Home Politics & Government US Has Nothing to Lose by Reinstating Restrictions on Cuba

US Has Nothing to Lose by Reinstating Restrictions on Cuba

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By William Tucker
Contributor, In Homeland Security

Near the end of his presidency, Barack Obama reestablished diplomatic ties with Cuba and visited the island in March 2016. Although the restoration of diplomatic ties was a welcome change, it did nothing to follow through on decades-long demands from the U.S. that Cuba release its political prisoners, allow for freedom of expression and stop the arbitrary detention of political dissidents.

In keeping with his previously stated position on relations with Cuba, President Trump announced earlier this month that certain restrictions on U.S.-Cuban relations would be reimposed.

For now, the restrictions apply only to a single category of travel and a few economic incentives that fall under the authority of the presidency. But both nations have agreed to keep bilateral relations in place and their respective embassies open, despite the change in U.S. policy.

50-Year Embargo Failed to Change Cuba’s Behavior

The ironic aspect of this policy reversal, however, is that Cuba was under these restrictions for more than 50 years and never saw fit to change its behavior. That doesn’t necessarily mean Cuba is immune to change this time, but the situation may have shifted sufficiently to bring certain pressures to bear on Havana. It might sound strange, but the recent turmoil in Venezuela has created a problem for the Cuban government.

The agreement between Fidel Castro and then-Venezuelan President Hugo Chavez was an exchange. Venezuela would trade oil for Cuba’s intelligence support to keep Chavez in power.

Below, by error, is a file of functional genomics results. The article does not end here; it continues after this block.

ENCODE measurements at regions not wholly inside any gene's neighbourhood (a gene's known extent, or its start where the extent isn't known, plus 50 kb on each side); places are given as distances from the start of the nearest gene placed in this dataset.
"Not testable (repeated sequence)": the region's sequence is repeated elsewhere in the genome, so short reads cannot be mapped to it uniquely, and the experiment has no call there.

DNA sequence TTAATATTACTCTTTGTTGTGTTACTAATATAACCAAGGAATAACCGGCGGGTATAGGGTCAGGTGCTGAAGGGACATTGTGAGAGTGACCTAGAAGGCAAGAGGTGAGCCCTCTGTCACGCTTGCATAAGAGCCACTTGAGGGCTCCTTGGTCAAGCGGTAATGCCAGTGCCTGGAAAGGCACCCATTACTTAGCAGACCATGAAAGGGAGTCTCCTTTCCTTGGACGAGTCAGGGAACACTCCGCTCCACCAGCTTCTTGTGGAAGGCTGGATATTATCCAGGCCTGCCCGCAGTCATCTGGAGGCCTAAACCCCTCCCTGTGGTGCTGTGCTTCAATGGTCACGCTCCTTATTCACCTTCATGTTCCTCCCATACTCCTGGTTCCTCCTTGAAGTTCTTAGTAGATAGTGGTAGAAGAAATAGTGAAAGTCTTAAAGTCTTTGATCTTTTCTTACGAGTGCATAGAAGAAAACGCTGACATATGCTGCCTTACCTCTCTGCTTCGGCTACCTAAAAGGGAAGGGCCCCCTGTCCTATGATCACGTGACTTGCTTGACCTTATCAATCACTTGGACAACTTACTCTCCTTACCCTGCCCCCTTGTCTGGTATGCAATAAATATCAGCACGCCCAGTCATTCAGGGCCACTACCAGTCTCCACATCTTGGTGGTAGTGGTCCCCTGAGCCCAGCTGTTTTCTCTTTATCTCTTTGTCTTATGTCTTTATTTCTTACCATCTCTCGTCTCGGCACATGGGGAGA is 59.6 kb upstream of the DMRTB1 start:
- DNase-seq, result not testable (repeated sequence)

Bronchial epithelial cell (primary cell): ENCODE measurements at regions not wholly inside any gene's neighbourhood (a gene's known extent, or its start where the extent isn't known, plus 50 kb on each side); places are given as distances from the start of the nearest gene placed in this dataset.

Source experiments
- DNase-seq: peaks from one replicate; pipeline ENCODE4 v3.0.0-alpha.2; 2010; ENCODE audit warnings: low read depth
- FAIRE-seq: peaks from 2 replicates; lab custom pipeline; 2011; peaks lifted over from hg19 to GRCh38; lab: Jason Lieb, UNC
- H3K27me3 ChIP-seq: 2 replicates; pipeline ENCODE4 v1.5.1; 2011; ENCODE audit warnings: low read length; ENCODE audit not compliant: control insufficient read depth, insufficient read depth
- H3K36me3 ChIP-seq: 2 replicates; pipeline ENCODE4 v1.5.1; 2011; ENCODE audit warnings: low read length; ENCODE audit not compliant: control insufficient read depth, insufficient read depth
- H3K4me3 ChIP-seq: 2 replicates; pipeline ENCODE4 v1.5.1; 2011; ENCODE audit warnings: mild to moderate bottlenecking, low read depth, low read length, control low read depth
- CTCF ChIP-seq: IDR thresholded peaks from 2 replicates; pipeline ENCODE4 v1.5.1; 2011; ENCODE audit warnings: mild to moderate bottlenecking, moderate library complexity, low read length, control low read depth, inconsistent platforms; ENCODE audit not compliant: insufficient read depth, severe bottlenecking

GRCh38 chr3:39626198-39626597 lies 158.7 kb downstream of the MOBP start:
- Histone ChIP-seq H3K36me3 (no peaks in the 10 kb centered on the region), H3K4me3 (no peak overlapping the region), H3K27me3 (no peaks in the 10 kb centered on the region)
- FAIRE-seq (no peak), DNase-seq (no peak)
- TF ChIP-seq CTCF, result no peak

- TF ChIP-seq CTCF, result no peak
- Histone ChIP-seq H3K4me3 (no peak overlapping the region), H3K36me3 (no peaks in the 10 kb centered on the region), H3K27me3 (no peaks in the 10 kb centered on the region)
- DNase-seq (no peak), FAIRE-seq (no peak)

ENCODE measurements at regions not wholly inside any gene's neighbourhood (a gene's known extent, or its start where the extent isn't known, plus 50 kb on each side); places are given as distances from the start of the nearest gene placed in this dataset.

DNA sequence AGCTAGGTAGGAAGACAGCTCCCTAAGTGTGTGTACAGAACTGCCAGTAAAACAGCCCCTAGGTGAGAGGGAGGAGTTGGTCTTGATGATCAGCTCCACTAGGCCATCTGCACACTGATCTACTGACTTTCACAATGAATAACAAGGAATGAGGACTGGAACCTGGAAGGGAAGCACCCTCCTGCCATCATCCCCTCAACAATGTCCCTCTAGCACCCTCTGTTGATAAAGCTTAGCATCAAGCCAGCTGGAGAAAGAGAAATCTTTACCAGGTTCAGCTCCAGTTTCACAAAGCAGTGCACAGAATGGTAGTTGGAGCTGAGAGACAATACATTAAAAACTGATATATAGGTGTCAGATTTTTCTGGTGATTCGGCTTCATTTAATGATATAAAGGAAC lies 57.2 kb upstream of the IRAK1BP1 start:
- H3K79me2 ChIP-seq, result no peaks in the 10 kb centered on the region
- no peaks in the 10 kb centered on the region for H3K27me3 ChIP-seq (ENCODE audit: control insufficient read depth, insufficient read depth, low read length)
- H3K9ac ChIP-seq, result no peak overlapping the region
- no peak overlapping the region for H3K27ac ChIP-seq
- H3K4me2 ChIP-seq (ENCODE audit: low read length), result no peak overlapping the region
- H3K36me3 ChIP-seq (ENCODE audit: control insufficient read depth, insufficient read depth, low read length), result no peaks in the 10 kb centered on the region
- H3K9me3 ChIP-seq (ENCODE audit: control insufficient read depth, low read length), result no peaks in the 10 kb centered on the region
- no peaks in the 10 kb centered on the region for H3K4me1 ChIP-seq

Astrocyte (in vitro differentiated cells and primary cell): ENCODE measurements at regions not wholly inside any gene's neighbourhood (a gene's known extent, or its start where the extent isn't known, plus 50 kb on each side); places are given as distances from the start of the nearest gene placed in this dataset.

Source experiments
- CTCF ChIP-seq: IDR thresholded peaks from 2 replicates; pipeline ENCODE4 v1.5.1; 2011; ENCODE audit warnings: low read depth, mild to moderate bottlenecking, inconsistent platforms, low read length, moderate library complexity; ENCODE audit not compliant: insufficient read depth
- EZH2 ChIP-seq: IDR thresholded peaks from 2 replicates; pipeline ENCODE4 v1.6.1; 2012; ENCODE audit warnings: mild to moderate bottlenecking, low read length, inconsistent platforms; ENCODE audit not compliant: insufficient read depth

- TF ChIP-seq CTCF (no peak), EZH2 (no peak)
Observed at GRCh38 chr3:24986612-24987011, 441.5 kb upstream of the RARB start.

In the past five years, Castro and Chavez have died. More important, oil prices have drastically tanked. The price decline has destroyed the Venezuelan economy and left Cuba without any energy assistance.

The self-imposed economic stress that forced Cuba to enter into talks with Washington has yet to improve, despite the reforms ushered in by Raúl Castro. Although oil prices remain low, they are still higher than free Venezuelan crude oil.

Trump May Have a Chance to Push Cuba on Political Reforms

This situation might give Trump an opening. With Cuba stuck economically, Washington has an opportunity to push Havana harder on political reforms. Furthermore, the diplomatic opening to Cuba by the Obama administration made it clear that Congress was in no mood to lift the U.S. embargo.

It’s possible that the government’s stance could change if Cuba made concessions and Trump pushed his Republican majority in Congress to soften its position on the embargo. But that is a tall order because Congressional lawmakers from Florida have many Cuban expatriates in their districts. Most of those expatriates have no love for the communist regime and oppose any political shift.

US Has Nothing to Lose by Walking Back Cuban Relations

From Washington’s perspective, there really is nothing to lose in walking back aspects of U.S.-Cuba diplomatic relations. Havana needed the Obama opening far more than the U.S. did and Washington has little incentive to rush things.

Strategically, Cuba might be considered within the U.S.’s Gulf of Mexico orbit. But there is no power now or in the next decade that could exploit the island as the Soviet Union did in the 1960s to threaten the U.S. mainland.

The  pelota is in Cuba’s court, so to speak. Havana can take unilateral action and institute reforms that could threaten the regime’s stability, or Castro can try talks with Washington once again. Either way, Havana has some difficult decisions to make.

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